Every day we have so many things to do and so many tasks to complete that it can be difficult for us to be mindful: to be aware of what we are doing and how we are doing it; to be present and awake; to attend to our own existence; to let ourselves be enveloped by the here and the now; by the moment we are living in, and which is the most valuable thing we can ever have.
But being mindful is essential to reaching the depths of who we are.
Often, I find myself guilty of letting minutes and hours slip by vaguely and indistinctly while I am wholly absorbed by the uncertain future or memories that spring without warning.
I try then to snap out of it, to attend to what I am doing, whether it is dusting my room, eating, walking, or working; to stop being an automaton and plunge into the here and the now.
I begin by becoming aware of my breathing, of that existential swing in my breast, that up and down, that in and out miracle.
And then I become aware of my weight and the pressure under my feet, and of what my senses are taking in.
And let me tell you that it is a wonderful sensation to wake up like that to your own existence, even if it is only for a brief moment. Even if, a moment later, the practicalities of life absorb me again.
“Walk as if you are kissing the Earth with your feet.” ― Thich Nhat Hanh
Not all of us have the time or the inclination to meditate like the Buddhists do.
But all of us can try to become a little more aware every day.
You know, to smell that morning coffee or tea and drink in its flavor before taking the cup to your lips.
And to appreciate the soft comfort of the clothes your wear.
And to welcome the warm approval of the sun rays as you go out there into the world.
And to mind your breathing, to feel your lungs swell with the air that sustains your existence.
And to enjoy the simple act of walking from here to there and back again; to be here, to be now trying to enjoy what you do, to be fully aware of those around you and of your loved ones.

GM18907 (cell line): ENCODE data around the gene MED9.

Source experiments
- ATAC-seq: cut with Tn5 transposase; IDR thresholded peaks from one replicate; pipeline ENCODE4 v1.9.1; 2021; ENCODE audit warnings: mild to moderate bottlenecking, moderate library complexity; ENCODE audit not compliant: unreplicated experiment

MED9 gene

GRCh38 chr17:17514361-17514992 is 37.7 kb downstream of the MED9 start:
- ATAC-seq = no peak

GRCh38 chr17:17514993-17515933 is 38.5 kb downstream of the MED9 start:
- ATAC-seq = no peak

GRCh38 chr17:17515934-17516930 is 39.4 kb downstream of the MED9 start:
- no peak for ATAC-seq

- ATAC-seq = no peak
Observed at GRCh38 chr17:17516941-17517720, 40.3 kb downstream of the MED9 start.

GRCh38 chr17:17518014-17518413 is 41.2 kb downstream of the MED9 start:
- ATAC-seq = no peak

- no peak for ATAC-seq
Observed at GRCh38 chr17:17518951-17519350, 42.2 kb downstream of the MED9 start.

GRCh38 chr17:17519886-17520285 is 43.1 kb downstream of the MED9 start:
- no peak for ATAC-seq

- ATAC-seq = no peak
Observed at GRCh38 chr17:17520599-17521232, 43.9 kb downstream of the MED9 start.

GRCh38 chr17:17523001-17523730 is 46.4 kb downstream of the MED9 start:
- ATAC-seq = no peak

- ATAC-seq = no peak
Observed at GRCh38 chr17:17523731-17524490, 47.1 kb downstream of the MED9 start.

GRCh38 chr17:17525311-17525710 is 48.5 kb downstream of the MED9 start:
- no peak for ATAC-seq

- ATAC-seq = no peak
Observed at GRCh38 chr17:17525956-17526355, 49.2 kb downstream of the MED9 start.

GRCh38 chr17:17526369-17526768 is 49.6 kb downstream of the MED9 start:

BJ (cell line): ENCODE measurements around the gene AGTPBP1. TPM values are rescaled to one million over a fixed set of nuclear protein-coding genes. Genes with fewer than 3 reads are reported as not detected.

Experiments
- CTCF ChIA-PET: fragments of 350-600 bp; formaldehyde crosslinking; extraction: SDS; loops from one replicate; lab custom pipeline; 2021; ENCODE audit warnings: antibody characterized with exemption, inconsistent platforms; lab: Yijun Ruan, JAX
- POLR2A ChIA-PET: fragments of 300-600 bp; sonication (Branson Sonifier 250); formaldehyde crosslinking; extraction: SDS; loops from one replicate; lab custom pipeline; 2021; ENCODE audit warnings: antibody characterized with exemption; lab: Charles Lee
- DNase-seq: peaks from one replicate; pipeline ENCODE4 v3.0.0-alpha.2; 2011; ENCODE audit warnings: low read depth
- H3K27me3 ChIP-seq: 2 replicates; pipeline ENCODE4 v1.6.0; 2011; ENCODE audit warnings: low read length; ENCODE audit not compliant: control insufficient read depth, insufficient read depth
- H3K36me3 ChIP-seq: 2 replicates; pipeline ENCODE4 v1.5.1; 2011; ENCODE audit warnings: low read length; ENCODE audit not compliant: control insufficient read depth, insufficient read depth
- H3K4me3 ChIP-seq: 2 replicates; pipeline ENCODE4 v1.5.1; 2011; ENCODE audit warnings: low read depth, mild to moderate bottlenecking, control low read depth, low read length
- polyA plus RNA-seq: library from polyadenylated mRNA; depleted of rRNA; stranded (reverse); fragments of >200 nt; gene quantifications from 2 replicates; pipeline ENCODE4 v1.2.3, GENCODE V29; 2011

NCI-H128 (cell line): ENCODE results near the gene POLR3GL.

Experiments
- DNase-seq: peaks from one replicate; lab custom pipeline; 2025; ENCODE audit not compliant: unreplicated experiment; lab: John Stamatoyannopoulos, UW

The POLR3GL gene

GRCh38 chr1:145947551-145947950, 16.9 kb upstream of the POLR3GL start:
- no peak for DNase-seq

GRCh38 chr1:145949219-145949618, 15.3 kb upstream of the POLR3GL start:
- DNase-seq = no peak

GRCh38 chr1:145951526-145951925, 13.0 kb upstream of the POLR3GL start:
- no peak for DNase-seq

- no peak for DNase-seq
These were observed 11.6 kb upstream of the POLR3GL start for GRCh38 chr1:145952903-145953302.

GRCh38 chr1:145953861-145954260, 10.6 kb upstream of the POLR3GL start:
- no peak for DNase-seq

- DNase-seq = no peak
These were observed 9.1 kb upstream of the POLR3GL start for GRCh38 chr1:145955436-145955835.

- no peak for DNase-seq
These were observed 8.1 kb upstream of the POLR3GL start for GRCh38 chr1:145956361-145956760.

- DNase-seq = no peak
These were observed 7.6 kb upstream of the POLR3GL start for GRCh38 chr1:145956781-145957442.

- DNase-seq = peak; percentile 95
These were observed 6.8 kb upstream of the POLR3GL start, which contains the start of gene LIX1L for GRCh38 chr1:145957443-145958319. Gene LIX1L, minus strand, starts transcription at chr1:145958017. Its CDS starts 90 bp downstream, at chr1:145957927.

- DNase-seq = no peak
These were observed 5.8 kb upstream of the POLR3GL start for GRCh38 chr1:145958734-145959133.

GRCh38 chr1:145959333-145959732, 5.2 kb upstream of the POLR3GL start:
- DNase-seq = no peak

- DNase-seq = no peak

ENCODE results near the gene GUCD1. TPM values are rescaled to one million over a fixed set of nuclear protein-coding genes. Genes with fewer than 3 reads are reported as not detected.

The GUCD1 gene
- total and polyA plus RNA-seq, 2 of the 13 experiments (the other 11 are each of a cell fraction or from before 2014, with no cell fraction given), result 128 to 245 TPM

In short, to attend to your own life and actually live rather than settle down in the comfortable position of the spectator and watch you days unfold one after the other, their passing marked only by our achievements, memories, and the changing of the seasons.
“Feelings come and go like clouds in a windy sky. Conscious breathing is my anchor.” ― Thich Nhat Hanh
So many things are beyond our control. Even if we work hard, even if we give all we have, not all of us will see our dreams come true, not all of us will get to see the pyramids, or the Niagara falls, or be married and have happy families, or succeed professionally, or change the world for the better.
If we judge our lives based on our achievements, we will invariably be disappointed.
But if we are mindful, if we work hard and do our best, and if we attend to the here and the now, and take the good and the bad as they come, then we have not lived in vain.
To me, to live your life means to be mindful.
It doesn’t matter what you’re doing, whether you’re scrubbing floors, reading, walking on white sands beside your lover, or watching the August sunset through the dusty window of a solitary house.
If you are mindful, you are not living in vain.
Is being mindful important to you? Are you as mindful as you would like to be?